International Copyright Protection
Primarily as a result of how the internet has connected the world’s people and the world’s content, the investigation and enforcement of your company’s copyright-protected products must be done with an international outlook. This requires a complete understanding of the copyright laws of the United States and other counties, knowledge of international copyright treaties, and multi-lingual skills. Web Defense Systems has all three capabilities as we utilize a global, multilingual approach to work with your IP attorney to protect your copyrighted works.
Contrary to popular misconception, there is no such thing as an international copyright. To say it another way, there is not a single document, contract, treaty, or even idea that every country in the world has signed which would bound all of the world’s citizens to follow the same copyright laws. Such a document would make copyright infringement much easier to handle from an global perspective. Unfortunately, rather than a single, simple contract to connect countries, we are forced to deal with a hodgepodge of treaties, conventions, and bi-lateral relationships when dealing with copyright infringement issues between citizens/companies of different countries. Fortunately, the staff at Web Defense Systems has an overall grasp of the global marketplace’s most important copyright regulations. These include:
- The Berne Convention Treaty of 1886 (the United States signed on in 1989),
- The Universal Copyright Convention of 1952 in Geneva (the United States signed on in 1955),
- The World Trade Organization’s (WTO) Agreement on Trade Related Aspects of Intellectual Property Rights (TRIPS) in 1994 (the United States passed this in 1996).
- Perhaps most importantly, The World Intellectual Property Organization Copyright Treaty of 1996 (click here for a list of countries that have signed this important treaty) (implemented in the EU as the Copyright Directive in 2001 and in the United States in 1998as the Digital Millennium Copyright Act [abbreviated DMCA]). Click here for more on the DMCA.
Although all of these intellectual property treaties are important, the most important body to consider from an international perspective is the actions of the WIPO (World Intellectual Property Organization). This specialized agency of the United Nations, originally formed in 1967 and based in Switzerland (and with an office in New York), sets most of the standards regarding copyright protection between counties. With an annual budget exceeding 650 million US dollars, this body has the power not only to help set standards, but to help Web Defense Systems go after pirates who won’t comply with the law. They deal with all types of intellectual property law: copyright law, trademark law, patent law, even domain name resolution. Their most important treaties were very similar: The WIPO Copyright Treaty and the WIPO Performances and Phonograms Treaty. These two treaties require each of the countries who signed them (89 countries did so with the WCT) to have laws which protect the copyrighted works of people/companies who are from other countries that signed the treaty protected to the same degree as works copyrighted by people /companies within that country.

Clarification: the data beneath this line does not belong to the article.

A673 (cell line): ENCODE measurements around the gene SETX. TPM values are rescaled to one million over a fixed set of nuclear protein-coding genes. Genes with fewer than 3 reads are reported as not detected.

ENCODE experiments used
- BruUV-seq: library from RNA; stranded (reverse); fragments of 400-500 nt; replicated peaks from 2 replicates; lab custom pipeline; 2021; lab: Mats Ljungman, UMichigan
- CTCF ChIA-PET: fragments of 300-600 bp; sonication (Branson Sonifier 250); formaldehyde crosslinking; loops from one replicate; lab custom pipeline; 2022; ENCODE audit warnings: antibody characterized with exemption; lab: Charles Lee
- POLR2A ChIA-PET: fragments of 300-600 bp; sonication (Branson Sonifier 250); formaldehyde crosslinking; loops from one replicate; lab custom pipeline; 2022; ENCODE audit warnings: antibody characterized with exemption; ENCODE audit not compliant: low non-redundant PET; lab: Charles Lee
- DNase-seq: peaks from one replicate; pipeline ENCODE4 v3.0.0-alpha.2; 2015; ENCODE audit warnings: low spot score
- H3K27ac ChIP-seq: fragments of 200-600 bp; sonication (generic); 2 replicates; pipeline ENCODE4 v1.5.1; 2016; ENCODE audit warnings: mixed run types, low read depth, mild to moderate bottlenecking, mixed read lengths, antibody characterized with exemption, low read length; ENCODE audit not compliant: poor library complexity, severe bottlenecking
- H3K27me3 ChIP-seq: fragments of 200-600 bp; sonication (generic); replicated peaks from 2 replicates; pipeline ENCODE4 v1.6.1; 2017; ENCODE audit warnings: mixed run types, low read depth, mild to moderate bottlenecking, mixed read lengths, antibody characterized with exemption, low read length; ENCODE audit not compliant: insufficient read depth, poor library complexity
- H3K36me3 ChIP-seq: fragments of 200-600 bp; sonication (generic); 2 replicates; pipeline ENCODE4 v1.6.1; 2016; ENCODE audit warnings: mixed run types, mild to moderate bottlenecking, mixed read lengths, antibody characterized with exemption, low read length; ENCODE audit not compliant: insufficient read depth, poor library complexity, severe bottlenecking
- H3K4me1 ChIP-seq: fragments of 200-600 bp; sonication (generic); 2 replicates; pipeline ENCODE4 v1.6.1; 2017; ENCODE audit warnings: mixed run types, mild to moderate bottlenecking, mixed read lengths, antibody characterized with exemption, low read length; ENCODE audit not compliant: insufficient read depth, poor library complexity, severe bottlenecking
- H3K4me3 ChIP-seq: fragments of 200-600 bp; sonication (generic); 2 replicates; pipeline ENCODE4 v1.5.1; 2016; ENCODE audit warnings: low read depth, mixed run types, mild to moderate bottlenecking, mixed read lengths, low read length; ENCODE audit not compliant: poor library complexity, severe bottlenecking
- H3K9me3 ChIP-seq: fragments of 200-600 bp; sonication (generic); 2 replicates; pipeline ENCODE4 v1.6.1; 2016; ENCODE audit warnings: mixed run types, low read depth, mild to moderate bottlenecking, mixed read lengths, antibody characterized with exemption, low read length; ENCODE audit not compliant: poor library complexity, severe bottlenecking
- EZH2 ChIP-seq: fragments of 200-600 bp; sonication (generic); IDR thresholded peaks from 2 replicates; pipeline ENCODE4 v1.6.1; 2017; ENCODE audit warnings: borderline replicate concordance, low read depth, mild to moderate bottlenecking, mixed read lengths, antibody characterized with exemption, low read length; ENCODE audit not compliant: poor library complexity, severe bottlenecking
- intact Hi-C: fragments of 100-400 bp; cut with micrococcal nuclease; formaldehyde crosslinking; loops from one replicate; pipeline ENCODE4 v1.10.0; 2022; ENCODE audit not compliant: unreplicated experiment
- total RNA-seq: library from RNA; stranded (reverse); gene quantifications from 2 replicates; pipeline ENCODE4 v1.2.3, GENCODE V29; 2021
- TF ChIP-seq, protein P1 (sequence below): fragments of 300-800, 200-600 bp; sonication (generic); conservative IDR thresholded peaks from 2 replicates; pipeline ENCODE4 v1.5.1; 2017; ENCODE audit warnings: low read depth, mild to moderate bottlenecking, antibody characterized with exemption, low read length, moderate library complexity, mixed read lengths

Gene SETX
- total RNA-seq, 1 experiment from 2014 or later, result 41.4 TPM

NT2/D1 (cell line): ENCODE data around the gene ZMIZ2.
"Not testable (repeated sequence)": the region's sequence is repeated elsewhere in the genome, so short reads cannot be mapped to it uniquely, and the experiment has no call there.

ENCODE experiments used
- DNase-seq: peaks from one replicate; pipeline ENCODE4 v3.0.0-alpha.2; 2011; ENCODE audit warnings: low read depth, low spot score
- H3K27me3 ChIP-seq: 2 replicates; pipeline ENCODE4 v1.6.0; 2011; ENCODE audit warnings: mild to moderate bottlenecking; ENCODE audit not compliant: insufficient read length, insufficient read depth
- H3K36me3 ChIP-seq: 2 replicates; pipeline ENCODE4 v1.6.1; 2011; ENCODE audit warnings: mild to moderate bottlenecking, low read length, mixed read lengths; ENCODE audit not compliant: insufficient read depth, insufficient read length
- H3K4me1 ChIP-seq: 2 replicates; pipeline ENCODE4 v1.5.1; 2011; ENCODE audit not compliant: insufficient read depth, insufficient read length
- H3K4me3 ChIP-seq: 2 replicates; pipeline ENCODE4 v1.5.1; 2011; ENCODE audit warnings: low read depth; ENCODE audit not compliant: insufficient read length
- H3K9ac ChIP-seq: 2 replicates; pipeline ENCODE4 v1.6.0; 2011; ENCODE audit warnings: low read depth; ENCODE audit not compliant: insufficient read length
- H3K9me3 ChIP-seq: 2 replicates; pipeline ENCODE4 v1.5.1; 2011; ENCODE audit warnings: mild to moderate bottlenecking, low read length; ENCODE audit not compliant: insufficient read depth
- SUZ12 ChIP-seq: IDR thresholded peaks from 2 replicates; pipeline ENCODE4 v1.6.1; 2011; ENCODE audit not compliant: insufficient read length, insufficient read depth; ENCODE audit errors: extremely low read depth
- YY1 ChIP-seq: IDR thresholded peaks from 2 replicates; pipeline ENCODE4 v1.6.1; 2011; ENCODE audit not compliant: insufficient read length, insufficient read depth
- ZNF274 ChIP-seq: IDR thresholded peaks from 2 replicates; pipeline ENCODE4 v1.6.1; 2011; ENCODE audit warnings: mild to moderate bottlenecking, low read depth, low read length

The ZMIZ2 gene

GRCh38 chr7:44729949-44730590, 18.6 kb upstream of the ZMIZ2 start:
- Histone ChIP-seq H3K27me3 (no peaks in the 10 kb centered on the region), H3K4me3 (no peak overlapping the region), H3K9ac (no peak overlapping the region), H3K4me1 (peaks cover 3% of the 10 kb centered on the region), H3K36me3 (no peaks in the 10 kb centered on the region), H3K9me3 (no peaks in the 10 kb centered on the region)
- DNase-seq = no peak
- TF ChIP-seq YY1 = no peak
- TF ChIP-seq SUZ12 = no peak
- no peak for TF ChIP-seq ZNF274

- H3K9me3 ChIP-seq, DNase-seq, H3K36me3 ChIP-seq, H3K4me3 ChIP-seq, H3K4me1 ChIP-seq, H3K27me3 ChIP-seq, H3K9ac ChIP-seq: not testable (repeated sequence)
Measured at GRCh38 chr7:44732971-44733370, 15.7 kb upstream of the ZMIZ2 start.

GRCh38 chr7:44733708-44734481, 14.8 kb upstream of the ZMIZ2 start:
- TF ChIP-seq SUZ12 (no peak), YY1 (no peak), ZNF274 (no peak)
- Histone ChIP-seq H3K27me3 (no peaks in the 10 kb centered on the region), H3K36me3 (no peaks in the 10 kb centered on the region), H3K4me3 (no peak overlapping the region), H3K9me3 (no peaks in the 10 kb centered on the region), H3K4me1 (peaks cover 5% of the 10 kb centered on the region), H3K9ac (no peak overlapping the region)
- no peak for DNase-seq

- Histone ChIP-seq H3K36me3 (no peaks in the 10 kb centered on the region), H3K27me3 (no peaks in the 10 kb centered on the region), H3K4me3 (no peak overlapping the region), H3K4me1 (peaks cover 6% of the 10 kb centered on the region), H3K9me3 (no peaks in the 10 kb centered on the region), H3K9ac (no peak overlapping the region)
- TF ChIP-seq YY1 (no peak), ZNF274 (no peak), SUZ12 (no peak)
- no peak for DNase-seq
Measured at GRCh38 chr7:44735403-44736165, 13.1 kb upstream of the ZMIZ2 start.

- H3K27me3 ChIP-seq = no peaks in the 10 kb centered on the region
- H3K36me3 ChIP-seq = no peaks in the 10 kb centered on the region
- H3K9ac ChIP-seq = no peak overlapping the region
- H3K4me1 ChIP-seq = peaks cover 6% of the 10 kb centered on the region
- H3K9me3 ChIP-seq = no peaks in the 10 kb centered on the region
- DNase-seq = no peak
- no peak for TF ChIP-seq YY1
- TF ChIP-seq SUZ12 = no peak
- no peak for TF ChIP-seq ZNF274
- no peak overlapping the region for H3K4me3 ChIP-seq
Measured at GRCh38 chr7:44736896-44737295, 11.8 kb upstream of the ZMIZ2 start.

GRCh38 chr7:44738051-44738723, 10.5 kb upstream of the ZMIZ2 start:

Web Defense Systems’ international approach to infringement monitoring and copyright enforcement goes well beyond simply knowing the basics of treaties. When we find violations of our clients’ copyright occurring outside the United States, we’ll immediately work to determine from what country the violation is originating, we’ll then quickly attempt to determine the identity of the offending party, and then we’ll work with your attorney to take action against the offending party in whatever manner the attorney recommends. And we’ll do so using the appropriate language, appropriate method of communication, and using laws and treaties that the offending party is obligated to follow.
As an example, we have clients that are companies (or individuals) who are incorporated and located in the United States and make their income from the sale of content (or any advertising on such content) which they own and have copyrighted with the United States Copyright Office. (This content may be in any form: video, audio, images, text, software, etc). When we search and discover this copyrighted content being illegally sold for profit (or just distributed for the sake of internet piracy) by a person or company outside the United States, it would be of little benefit to send the infringing party a letter citing United States copyright law such as the DMCA, as obviously someone in Europe or Asia isn’t bound to follow an American law like the DMCA. However, if we communicate with the offending party in a language they understand (Mandarin or Cantonese in China, French in France, etc), and we cite an international treaty to which they are obligated to abide by as a resident of their country, and we contact the authorities in their country and/or the WIPO, there is a much greater likelihood that the illegal distribution of our client’s copyrighted content will immediately stop.